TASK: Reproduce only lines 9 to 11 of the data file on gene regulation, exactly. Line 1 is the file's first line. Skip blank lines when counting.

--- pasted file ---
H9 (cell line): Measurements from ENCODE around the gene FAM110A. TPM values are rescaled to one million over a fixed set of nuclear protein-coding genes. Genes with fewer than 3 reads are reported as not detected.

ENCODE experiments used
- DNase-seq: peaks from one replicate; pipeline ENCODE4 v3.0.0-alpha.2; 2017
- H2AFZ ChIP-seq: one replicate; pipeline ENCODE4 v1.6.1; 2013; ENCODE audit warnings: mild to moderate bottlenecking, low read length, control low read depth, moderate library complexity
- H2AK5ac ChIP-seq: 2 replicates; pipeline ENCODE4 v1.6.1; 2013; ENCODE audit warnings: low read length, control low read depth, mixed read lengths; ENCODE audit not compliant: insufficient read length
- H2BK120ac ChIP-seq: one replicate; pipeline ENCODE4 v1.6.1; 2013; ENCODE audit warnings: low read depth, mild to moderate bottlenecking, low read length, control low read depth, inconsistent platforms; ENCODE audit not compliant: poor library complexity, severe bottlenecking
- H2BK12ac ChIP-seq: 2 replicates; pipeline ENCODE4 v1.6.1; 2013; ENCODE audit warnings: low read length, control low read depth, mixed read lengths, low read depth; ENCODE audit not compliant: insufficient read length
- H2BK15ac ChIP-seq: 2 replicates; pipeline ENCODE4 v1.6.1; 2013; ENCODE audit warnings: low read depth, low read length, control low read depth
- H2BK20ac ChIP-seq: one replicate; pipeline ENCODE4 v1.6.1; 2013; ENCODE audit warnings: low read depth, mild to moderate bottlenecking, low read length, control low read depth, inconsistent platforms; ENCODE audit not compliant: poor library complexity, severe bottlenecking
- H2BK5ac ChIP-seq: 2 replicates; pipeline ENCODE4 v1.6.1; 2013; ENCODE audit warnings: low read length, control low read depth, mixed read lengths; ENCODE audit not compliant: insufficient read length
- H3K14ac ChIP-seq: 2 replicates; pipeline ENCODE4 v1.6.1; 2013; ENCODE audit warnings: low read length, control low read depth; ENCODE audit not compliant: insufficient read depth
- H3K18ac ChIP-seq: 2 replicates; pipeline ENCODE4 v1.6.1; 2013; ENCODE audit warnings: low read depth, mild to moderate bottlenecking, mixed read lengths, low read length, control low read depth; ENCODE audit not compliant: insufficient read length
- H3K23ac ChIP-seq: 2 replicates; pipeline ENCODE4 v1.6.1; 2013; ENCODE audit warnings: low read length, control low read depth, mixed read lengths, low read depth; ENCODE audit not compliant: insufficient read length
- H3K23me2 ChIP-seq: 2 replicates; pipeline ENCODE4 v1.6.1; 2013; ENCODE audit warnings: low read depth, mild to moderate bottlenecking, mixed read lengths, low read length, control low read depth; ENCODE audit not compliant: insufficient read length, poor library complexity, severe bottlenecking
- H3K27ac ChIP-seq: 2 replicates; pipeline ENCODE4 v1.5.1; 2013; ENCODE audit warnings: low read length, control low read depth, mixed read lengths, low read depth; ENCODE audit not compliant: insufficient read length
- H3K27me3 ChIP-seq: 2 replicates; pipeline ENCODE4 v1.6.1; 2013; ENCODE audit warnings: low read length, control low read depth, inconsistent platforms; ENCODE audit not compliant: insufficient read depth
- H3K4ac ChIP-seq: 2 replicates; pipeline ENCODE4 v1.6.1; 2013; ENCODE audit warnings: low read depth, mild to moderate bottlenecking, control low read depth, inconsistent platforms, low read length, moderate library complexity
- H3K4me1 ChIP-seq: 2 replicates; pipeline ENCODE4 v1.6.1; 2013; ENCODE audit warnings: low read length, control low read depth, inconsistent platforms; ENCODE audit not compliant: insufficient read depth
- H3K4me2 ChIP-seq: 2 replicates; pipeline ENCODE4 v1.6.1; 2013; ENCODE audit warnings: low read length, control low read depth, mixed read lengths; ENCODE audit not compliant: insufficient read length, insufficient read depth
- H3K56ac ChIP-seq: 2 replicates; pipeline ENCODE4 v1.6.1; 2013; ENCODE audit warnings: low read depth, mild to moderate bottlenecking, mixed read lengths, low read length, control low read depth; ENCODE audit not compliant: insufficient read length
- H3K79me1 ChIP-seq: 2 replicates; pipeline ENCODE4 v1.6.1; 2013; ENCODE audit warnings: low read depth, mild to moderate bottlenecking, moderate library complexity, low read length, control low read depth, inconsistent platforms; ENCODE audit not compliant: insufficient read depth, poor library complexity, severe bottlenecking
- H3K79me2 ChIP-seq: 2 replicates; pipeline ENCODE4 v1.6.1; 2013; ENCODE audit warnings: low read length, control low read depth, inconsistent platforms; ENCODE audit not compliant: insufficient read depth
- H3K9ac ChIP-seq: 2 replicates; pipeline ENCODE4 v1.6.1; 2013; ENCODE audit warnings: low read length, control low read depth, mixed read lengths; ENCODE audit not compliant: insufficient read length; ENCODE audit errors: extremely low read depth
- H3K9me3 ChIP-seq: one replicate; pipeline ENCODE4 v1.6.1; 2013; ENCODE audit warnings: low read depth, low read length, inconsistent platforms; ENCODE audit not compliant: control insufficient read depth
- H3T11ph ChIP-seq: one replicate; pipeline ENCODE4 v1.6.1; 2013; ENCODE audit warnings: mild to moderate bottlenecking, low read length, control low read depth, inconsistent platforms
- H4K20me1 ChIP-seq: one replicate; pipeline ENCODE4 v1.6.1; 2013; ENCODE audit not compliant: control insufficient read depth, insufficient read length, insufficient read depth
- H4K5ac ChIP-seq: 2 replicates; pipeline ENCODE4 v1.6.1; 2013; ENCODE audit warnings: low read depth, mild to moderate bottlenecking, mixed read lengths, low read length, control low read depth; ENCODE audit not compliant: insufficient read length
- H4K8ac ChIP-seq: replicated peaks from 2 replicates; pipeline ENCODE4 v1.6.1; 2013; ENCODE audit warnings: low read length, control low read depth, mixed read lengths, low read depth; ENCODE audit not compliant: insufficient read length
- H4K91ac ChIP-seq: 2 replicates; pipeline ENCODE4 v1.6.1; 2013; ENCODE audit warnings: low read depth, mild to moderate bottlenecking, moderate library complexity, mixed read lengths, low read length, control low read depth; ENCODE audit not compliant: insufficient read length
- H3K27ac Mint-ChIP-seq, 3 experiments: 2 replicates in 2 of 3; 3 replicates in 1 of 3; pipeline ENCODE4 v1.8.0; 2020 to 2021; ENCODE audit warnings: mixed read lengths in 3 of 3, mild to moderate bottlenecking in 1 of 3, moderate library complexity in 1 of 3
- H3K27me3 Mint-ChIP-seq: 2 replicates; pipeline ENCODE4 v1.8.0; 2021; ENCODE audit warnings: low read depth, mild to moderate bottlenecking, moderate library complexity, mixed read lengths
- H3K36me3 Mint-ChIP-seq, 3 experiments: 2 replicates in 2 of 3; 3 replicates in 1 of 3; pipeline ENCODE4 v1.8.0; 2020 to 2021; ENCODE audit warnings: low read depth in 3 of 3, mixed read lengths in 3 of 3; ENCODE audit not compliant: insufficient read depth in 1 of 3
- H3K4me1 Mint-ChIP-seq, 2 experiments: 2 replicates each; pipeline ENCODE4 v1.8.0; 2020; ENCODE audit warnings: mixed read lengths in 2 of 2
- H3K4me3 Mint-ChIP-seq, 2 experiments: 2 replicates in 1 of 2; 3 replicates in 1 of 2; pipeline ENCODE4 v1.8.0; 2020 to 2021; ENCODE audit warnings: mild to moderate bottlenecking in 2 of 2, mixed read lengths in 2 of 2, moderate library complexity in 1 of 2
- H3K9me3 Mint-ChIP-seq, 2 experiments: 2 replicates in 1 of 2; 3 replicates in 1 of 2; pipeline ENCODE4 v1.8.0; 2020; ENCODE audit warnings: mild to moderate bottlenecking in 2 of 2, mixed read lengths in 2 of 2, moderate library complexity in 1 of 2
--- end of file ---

- H2BK20ac ChIP-seq: one replicate; pipeline ENCODE4 v1.6.1; 2013; ENCODE audit warnings: low read depth, mild to moderate bottlenecking, low read length, control low read depth, inconsistent platforms; ENCODE audit not compliant: poor library complexity, severe bottlenecking
- H2BK5ac ChIP-seq: 2 replicates; pipeline ENCODE4 v1.6.1; 2013; ENCODE audit warnings: low read length, control low read depth, mixed read lengths; ENCODE audit not compliant: insufficient read length
- H3K14ac ChIP-seq: 2 replicates; pipeline ENCODE4 v1.6.1; 2013; ENCODE audit warnings: low read length, control low read depth; ENCODE audit not compliant: insufficient read depth